Monday, October 23, 2017


Simon, Paul, and I penned a letter urging a YES vote on the Constitutional Convention.

We have been looking forward to a convention for maybe ten years. I hoped for a definition of "sound, basic education" and some truly forward-thinking school funding plans. Paul wanted to rid the state of the millions of dollars of waste caused by antique regulations. Simon had a vision of cleaning up Albany using a bulldozer instead of a blindfold and tweezers.

This year's "NO" brigade has been a solemn reminder of what the age of social media hath wrought: No thinking, just a lot of heat spread like lightning at the click of a button. Shame on public union leadership, which struck fear into members' hearts with threats of a disappearing pension when pensions have been disappearing since Tier 1 morphed into 2, and 3, and 4... and 7. Shame on organizations like NYCLU, who pretend to push until push comes to shove and they get cold feet and decide to stick with the devil they know. (Whoa, block that idiom!) Shame on anyone who mistook the Kochs' desire for a US ConCon for our own 20-year state vote, usually through application of poor reading skills and a desire to jump on any progressive-sounding bandwagon that would have him or her. Shame on everybody who pushed bullshit propaganda like the canard about "no vote equals a yes vote!" Shame on our elected officials for pretending that their despotic, restrictive means of putting amendments on the ballot is in any way good for the People of NY. Shame on New Yorkers who are appalled by the state of the state but use magical thinking to assume that the state can fix itself if only we squeeze our eyes shut and just... believe.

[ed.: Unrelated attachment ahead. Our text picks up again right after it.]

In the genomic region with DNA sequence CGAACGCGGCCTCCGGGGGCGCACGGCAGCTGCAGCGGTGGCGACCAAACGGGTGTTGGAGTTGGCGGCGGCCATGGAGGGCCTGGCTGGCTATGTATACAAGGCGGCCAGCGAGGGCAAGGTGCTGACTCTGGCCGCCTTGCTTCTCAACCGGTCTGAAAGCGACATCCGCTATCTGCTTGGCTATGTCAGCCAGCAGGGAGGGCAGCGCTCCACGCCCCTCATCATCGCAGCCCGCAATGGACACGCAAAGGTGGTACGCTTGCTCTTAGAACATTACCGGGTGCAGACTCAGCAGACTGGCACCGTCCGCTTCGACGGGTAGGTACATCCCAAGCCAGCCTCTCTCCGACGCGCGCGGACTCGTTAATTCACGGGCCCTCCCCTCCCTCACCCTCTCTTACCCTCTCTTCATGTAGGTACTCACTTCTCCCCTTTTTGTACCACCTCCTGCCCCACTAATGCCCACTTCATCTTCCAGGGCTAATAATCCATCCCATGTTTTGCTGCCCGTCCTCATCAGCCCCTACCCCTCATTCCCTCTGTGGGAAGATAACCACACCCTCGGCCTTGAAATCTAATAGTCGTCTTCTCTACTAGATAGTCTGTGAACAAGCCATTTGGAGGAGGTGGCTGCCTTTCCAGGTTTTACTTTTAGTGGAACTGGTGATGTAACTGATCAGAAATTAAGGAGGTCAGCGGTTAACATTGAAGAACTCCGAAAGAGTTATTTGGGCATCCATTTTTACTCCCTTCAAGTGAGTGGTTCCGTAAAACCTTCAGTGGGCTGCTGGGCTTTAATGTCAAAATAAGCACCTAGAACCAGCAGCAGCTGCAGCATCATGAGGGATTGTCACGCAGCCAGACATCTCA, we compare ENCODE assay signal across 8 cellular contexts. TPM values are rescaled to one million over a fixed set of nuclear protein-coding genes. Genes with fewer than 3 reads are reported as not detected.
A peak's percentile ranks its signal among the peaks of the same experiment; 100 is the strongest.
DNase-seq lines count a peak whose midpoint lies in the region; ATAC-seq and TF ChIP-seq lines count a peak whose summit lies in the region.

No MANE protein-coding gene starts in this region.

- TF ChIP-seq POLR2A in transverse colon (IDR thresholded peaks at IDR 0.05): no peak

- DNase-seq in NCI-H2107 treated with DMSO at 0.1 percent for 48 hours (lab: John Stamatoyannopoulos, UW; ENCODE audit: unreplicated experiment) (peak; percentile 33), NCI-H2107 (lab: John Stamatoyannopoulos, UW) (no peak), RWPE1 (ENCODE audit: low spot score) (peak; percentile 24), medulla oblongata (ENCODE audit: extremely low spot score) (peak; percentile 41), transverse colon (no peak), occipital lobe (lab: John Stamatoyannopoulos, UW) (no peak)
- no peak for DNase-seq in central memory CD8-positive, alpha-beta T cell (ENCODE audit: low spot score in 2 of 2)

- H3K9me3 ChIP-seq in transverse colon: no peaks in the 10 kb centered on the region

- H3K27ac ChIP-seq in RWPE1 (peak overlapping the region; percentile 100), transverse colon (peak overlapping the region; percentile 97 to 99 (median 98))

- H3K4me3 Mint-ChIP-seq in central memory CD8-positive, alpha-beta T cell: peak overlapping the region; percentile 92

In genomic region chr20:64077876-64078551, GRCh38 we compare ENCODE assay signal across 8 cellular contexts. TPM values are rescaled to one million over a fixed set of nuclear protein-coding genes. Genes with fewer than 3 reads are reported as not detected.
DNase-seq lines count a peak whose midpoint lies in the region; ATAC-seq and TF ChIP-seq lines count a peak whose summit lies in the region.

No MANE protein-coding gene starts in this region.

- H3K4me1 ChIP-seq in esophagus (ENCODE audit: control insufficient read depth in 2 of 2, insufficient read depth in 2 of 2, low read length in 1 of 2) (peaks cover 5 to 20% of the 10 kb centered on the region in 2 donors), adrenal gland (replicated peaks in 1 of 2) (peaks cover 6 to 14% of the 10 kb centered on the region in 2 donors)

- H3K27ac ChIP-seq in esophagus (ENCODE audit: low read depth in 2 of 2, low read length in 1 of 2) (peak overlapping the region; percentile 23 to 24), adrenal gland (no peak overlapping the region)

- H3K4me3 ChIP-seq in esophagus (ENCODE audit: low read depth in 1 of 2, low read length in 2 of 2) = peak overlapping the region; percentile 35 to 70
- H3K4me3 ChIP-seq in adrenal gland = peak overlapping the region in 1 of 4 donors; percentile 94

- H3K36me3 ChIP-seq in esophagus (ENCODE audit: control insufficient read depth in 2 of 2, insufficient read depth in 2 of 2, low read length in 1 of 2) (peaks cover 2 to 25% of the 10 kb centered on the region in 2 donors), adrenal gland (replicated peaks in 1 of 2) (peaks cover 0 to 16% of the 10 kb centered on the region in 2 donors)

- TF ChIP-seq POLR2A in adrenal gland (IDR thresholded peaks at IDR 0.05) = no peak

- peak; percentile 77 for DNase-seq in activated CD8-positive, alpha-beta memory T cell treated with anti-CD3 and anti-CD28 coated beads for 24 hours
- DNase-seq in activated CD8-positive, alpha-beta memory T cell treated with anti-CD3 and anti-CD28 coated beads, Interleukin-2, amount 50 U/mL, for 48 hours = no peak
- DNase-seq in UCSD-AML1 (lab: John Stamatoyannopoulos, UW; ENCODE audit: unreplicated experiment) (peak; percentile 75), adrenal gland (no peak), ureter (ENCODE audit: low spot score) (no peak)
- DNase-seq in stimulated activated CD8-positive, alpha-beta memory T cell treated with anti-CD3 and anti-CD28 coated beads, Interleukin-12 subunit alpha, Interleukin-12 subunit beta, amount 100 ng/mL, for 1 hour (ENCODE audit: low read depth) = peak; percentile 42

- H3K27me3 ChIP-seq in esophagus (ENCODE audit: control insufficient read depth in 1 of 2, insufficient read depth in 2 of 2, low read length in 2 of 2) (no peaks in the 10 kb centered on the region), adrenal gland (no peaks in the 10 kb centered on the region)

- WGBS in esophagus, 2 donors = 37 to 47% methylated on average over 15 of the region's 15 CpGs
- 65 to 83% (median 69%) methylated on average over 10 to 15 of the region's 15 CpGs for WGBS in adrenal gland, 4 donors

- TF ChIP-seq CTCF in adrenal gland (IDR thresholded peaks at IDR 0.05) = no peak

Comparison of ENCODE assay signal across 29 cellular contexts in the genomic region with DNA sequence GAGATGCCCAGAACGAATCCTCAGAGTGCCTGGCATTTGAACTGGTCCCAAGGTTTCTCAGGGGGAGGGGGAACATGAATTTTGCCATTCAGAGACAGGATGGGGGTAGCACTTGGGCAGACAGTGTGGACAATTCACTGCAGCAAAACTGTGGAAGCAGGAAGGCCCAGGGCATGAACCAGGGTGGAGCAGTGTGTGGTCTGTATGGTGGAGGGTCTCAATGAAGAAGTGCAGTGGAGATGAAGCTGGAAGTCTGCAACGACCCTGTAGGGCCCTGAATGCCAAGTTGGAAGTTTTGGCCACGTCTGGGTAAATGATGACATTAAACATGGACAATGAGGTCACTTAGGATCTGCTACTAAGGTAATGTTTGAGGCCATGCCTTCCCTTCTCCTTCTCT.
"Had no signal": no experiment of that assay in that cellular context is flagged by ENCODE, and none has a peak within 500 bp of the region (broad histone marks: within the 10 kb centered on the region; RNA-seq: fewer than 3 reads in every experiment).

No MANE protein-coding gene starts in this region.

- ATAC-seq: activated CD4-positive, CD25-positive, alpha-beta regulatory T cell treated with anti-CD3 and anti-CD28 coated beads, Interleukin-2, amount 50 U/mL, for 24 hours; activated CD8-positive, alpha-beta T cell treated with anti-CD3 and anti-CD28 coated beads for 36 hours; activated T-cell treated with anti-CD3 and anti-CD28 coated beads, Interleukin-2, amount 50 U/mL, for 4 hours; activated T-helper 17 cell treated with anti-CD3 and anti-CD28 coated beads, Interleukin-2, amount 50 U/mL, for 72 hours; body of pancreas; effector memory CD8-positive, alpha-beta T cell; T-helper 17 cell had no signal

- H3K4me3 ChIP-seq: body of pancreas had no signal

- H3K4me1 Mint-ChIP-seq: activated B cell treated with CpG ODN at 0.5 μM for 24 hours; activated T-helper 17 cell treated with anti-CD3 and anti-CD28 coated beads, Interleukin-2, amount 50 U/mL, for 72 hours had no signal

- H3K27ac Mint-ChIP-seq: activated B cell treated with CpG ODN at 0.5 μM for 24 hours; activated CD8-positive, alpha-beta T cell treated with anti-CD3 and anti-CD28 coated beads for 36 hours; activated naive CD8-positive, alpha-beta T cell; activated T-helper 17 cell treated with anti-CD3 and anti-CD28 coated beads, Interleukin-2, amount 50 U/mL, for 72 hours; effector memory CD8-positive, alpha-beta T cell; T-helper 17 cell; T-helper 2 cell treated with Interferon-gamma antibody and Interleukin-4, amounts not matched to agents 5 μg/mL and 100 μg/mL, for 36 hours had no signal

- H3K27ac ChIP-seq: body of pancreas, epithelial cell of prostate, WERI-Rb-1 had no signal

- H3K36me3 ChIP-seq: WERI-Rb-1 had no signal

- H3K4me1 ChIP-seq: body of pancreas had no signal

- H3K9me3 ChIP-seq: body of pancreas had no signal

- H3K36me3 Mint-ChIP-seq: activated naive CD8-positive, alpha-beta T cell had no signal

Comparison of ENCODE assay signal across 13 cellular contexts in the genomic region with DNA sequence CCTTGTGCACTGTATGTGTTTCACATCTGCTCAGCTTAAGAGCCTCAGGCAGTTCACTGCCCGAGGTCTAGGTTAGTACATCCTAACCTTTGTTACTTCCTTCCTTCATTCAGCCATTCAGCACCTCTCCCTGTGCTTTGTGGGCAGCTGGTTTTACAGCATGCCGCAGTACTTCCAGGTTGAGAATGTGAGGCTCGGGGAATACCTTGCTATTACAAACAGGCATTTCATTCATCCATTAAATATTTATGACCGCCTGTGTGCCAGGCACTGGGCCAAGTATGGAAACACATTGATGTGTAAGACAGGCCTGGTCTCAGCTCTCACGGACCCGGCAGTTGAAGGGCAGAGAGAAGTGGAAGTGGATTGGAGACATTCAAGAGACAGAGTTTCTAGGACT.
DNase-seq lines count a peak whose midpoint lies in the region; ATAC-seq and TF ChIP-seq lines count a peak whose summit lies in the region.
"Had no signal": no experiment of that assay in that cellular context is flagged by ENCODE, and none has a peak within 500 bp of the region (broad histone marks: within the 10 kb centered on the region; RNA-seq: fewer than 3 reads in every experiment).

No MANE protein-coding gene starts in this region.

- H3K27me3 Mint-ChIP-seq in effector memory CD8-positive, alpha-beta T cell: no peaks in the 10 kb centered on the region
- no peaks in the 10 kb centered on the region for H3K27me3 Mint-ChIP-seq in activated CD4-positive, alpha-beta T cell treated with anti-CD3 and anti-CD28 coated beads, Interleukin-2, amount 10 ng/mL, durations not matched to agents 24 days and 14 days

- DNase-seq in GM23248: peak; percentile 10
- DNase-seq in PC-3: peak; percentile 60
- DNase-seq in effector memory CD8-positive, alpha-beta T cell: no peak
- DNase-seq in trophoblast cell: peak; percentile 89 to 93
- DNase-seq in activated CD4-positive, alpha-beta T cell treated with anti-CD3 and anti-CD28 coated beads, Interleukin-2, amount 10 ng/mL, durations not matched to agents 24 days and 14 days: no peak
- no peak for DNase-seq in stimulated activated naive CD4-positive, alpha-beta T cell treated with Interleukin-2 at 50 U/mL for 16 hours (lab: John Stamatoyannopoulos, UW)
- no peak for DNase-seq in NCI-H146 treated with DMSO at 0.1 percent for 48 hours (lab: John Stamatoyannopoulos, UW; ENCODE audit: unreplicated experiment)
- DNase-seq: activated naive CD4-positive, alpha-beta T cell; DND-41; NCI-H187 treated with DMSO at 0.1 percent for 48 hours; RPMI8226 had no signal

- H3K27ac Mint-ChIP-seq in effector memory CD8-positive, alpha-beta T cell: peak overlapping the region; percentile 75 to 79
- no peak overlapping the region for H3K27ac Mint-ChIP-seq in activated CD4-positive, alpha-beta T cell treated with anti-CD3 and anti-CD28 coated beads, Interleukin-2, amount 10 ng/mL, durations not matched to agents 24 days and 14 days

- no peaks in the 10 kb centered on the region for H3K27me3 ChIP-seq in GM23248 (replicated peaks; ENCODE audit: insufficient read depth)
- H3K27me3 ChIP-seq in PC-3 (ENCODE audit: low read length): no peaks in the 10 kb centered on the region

We are outnumbered, at least on the IJ editorial page and in the signs and messages we see. Enjoy the next 20 years, NY. We don't intend to stick around much longer to see the mess you've made.

Monday, October 16, 2017


I don't know why it took Harvey Weinstein to trigger people's memories, but the #MeToo on social media is just about unbearable. Simon shared a post from a friend who took her own experiences for granted but was powerfully moved to think that her daughter's experiences might differ.

I never took my experiences for granted, nor did I think they were okay, whether they involved early-morning frottage on a crowded subway, groping by strangers on an airplane or in a Caribbean bar, salacious questioning by the blind father of the shyster rabbis I worked for in Queens fresh out of school, or the pimping out of young editors to salesmen at a publishing company in my late 20s. I just got good at deflecting, shifting, moving, blocking, elbowing, ignoring, or finding the one nice married, middle-aged guy who just wanted to share a beer and some conversation.

I'm reading Roxane Gay's Hunger, which seems timely, because it's not just about how we inhabit our bodies, although it's very much about that, but it's also about violent sexual assault. Her story isn't my story, thank God, nor is my story anyone else's story, yet all the stories are the same, sad story, and none of them comes as a surprise.

Thursday, October 12, 2017

Facts Are Hard